Plans for the Camborne to Cambridge off-road buses are making progress as a call for a delay to examine a replacement has been rejected

The controversial plans for a Camborne to Cambridge bus route have taken a major step forward after council members agreed to apply for permission to begin work.

Cambridgeshire County Council has approved an application under the Transport and Works Act for permission to build a new off-road bus route.

Cotton Orchard
Cotton Orchard

The proposals have been met with opposition, including from more than 2,400 people who have signed a petition arguing that the bus route will “irreversibly harm landscapes, scenery, and habitats.”

The Camborne to Cambridge scheme was drawn up by the Greater Cambridge Partnership, with the aim of creating a new public transport link between the city and the city.

Plans include a dedicated bus route serving Camborne and the proposed Bourn Airfield development, as well as the Hardwick, Coton and West Cambridge campuses.

It is suggested that busway-side running should be an “active travel path” used by pedestrians, cyclists and equestrians. A new Park and Ride site was also proposed under the plans.

The scheme was developed over eight years, but has been met with backlash from some who oppose the environmental impact of building the new bus route.

Model showing what it might look like
Model showing what it might look like

Cambridge Charities Past, Present and Future presented a petition signed by 2,407 people opposing the bus route to councilors at the full county council meeting (Tuesday 21 March).

The petition stated: “The proposed route will cut through fields, forests, and an ancient grove. It will irreversibly damage landscapes, views, and habitats. It will lead to unwarranted urbanization of the village of Cotton.”

James Littlewood, the charity’s chief executive, told council members the group had put forward another option to build a bus corridor along existing routes, which he said would be cheaper and less environmentally damaging than current plans.

A motion was made by the Conservative group in the county council to delay a decision on submitting the plans, so that the proposed alternative option could be considered.

Cllr Mark Goldsack (Con, Soham North and Isleham) said the proposed delay was “not to say no”, but to help the authority “make the right decision”.

Cllr Steve Count.  Photo: Keith Hebel
Cllr Steve Count. Photo: Keith Hebel

Cllr Steve Count (Con, March North and Waldersey) said the county council needed to study and compare schemes side by side.

He added that he also believed the authority should wait to see what would be the proposed East West Rail route between Bedford and Cambridge, in order to see how it might affect proposals for bus routes.

Cllr Alan Sharp (Con, Woodditton) argued that to “ignore” the “viable alternative scheme” would be to “knock Cotton Village in its teeth”.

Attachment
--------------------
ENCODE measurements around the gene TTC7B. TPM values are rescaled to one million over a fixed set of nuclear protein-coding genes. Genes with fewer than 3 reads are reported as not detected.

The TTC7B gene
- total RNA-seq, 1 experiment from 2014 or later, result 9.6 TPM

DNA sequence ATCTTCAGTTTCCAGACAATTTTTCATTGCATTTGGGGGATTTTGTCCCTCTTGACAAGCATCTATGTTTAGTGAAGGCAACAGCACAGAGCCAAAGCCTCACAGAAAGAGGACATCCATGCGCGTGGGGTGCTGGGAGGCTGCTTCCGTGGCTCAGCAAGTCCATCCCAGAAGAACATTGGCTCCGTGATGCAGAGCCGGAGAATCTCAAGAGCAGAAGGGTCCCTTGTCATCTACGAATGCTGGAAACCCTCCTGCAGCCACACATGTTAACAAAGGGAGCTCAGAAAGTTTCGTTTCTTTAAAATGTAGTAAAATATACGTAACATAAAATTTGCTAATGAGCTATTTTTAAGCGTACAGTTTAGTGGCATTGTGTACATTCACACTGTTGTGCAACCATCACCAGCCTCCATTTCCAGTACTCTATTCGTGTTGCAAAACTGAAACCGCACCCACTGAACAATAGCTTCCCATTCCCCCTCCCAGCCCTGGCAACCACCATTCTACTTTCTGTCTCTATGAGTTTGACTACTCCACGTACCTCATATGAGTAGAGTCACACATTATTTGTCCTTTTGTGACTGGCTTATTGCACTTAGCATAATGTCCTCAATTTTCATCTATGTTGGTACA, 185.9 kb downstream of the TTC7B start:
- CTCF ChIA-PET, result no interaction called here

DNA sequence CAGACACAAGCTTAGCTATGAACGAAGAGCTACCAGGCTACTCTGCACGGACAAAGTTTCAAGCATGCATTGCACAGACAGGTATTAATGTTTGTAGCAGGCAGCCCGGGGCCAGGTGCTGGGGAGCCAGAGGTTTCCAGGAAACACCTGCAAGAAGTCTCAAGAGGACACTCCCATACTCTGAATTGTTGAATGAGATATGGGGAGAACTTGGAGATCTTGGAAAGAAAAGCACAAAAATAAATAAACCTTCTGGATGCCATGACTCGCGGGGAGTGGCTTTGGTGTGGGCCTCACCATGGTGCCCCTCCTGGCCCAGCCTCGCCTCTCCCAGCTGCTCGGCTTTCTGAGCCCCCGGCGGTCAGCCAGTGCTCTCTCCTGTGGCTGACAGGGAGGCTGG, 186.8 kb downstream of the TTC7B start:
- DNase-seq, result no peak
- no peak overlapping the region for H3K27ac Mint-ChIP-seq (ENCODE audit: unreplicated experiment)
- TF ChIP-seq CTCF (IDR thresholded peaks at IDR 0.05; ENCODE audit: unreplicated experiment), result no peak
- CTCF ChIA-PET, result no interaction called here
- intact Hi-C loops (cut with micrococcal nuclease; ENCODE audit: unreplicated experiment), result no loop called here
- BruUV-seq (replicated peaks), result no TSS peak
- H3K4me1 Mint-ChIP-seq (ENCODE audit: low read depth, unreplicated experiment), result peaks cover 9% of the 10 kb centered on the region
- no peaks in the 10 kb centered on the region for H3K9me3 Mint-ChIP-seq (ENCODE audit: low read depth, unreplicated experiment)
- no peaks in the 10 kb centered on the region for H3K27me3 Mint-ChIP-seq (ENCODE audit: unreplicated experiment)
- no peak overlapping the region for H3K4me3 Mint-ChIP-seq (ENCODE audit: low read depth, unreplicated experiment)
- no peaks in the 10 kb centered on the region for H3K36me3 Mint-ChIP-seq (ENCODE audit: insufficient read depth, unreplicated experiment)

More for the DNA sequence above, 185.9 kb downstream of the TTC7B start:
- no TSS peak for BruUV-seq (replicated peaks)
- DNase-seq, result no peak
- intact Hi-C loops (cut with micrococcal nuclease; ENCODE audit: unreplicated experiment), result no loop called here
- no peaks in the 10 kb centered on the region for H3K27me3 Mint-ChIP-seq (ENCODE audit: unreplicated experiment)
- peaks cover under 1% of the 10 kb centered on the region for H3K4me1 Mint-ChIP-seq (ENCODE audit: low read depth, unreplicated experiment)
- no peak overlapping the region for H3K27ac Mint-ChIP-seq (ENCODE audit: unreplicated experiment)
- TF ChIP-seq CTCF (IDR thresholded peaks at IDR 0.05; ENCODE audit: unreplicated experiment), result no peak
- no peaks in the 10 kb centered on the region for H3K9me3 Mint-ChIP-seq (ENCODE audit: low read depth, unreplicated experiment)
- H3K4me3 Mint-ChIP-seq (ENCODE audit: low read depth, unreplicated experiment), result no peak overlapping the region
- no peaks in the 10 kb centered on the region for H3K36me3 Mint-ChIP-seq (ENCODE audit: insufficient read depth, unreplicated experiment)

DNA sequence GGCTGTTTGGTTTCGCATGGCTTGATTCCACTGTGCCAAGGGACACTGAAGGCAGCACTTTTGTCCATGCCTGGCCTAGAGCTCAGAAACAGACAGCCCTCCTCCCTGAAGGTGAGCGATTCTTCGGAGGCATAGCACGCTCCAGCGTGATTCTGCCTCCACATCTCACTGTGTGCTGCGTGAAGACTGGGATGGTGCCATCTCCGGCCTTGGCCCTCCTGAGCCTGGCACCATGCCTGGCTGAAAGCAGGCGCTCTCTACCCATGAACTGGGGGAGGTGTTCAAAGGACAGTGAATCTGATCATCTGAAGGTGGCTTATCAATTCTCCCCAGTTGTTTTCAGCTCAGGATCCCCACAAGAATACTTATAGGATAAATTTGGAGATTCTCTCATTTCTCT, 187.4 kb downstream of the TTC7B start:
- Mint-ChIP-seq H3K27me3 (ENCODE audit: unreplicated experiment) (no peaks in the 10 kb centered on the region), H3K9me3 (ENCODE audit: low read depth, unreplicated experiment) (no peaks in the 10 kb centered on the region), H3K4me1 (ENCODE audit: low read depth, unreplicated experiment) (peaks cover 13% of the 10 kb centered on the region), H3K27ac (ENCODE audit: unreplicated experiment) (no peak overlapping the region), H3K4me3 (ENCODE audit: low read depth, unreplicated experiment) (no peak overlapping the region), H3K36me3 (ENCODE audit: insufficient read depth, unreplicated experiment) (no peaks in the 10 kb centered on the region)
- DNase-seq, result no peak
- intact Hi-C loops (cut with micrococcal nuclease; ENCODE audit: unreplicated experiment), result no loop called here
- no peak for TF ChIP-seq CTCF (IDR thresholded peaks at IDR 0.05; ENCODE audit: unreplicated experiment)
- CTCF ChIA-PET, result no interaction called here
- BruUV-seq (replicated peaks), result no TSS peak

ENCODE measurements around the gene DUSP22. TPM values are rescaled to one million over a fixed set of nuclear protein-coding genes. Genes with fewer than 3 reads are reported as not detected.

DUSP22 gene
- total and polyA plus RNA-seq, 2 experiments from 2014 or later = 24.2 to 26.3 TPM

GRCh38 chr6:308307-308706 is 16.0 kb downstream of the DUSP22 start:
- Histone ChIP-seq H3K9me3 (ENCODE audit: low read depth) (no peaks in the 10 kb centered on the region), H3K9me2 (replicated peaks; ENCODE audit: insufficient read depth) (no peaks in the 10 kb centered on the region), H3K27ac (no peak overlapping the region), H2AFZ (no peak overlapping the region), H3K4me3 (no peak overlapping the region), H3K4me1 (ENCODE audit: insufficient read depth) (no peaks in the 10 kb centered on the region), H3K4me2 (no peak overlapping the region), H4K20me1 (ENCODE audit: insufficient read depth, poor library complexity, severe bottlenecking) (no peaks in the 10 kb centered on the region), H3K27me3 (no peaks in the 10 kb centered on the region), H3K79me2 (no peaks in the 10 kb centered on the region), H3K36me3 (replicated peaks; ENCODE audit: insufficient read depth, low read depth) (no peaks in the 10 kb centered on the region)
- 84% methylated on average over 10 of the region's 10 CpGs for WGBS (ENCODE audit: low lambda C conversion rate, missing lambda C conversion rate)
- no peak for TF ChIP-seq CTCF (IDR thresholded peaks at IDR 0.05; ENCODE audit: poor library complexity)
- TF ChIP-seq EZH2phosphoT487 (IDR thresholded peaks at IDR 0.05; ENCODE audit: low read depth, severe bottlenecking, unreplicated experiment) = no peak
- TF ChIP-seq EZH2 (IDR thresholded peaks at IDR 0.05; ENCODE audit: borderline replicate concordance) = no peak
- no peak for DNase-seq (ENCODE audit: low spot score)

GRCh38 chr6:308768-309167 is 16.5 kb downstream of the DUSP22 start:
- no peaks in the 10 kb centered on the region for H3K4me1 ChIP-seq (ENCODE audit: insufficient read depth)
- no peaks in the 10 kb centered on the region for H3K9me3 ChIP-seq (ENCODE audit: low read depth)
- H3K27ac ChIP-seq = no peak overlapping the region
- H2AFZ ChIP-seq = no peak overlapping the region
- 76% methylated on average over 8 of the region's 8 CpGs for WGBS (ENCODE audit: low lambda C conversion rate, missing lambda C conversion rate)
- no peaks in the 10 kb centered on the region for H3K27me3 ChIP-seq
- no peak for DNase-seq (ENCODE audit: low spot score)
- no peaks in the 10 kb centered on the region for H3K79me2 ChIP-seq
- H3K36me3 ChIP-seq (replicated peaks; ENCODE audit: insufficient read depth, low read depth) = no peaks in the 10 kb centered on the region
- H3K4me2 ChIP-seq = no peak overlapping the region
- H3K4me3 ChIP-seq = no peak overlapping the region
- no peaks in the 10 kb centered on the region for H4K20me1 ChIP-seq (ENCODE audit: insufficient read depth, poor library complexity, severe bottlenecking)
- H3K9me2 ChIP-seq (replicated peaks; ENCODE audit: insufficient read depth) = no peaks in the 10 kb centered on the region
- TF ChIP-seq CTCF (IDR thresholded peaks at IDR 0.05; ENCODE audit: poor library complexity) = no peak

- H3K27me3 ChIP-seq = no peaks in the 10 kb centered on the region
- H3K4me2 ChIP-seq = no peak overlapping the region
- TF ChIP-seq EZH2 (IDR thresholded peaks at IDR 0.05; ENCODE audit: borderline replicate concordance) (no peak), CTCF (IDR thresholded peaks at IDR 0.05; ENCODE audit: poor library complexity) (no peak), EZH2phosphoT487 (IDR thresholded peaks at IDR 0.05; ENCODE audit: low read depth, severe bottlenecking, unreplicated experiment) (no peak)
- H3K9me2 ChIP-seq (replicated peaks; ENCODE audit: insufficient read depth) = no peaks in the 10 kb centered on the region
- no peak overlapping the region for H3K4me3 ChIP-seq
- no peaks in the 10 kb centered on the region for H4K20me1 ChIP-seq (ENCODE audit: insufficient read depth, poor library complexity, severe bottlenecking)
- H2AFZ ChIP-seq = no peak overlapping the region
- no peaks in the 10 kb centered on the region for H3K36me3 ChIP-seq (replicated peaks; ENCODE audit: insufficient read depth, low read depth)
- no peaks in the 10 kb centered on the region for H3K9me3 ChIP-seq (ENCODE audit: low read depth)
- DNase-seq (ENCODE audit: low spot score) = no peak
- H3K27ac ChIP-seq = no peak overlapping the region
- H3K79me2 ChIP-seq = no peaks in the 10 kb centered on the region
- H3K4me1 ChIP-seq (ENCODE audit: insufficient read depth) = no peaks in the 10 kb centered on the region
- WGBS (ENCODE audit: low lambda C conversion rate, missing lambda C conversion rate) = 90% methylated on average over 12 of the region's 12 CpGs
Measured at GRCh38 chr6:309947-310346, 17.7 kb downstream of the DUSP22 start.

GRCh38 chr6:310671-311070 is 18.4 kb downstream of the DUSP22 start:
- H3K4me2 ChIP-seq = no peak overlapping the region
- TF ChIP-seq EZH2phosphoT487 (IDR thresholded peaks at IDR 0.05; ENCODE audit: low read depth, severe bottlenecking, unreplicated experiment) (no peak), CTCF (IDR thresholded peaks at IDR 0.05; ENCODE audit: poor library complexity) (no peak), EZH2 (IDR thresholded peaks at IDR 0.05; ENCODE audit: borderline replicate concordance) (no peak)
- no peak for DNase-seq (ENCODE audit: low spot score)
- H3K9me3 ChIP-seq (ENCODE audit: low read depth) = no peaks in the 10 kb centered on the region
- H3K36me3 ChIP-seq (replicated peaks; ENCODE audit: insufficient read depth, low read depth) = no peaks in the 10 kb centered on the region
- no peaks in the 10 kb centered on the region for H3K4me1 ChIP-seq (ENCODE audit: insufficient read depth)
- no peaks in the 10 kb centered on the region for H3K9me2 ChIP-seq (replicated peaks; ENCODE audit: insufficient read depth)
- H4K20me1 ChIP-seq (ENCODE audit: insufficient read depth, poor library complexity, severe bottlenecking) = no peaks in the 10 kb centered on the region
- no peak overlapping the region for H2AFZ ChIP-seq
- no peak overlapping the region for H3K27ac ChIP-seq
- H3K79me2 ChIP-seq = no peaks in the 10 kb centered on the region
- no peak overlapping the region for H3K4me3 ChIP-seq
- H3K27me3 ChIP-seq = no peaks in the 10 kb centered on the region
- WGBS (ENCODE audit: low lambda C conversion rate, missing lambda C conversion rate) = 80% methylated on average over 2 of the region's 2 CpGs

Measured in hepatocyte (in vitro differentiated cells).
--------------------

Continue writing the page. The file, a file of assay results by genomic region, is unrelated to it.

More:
However, other councilors said that an alternative “route” scheme had already been considered, and that the Conservatives’ proposals were “largely a duplication” of work already done.

When the amendment was put to a vote, it failed to garner enough support for the county council to accept it.

Cllr Elisa Meschini (Lab, King’s Hedges), vice-chairman of the county council, said there was “no easy solution” to meeting the need for sustainable public transport infrastructure, without affecting the landscape.

Cllr Elisa Mishini.  Photo: Keith Hebel
Cllr Elisa Mishini. Photo: Keith Hebel

She stressed that there was a need to connect Camborne to Cambridge, saying there were students in Camborne who were “barred off” from educational opportunities in Cambridge if they did not have a car.

Cllr Lucy Nethsingha (Lib Dem, Newnham), chairwoman of the county council, said: “Of course I wish it would be possible to build quality public transport routes without cutting down a single tree, but it is not possible.

“The path on the road has been meticulously scrutinized over many years and will have a huge impact on the trees.

“Camborne residents have waited many years for the long-promised public transport option to travel to Cambridge.

Yesterday’s UN report emphasized once again how urgent we are to take steps to decarbonize our economy, and quality public transportation is an important part of decarbonizing our region.

Possible bus stop
Possible bus stop

“If this motion passes today, I give my personal commitment to do everything within my power to ensure first that minimal harm is done at Coton Orchard, but also and just as important that the promises made as part of this motion to ensure biodiversity net are honored.” Profit as a result of this path.

When the resolution was put to a vote, 33 council members voted in favor of an application to build a new bus route, and 26 voted against.

Find more analysis and reaction in the Cambridge Independent this week – starting Wednesday, 22 March.

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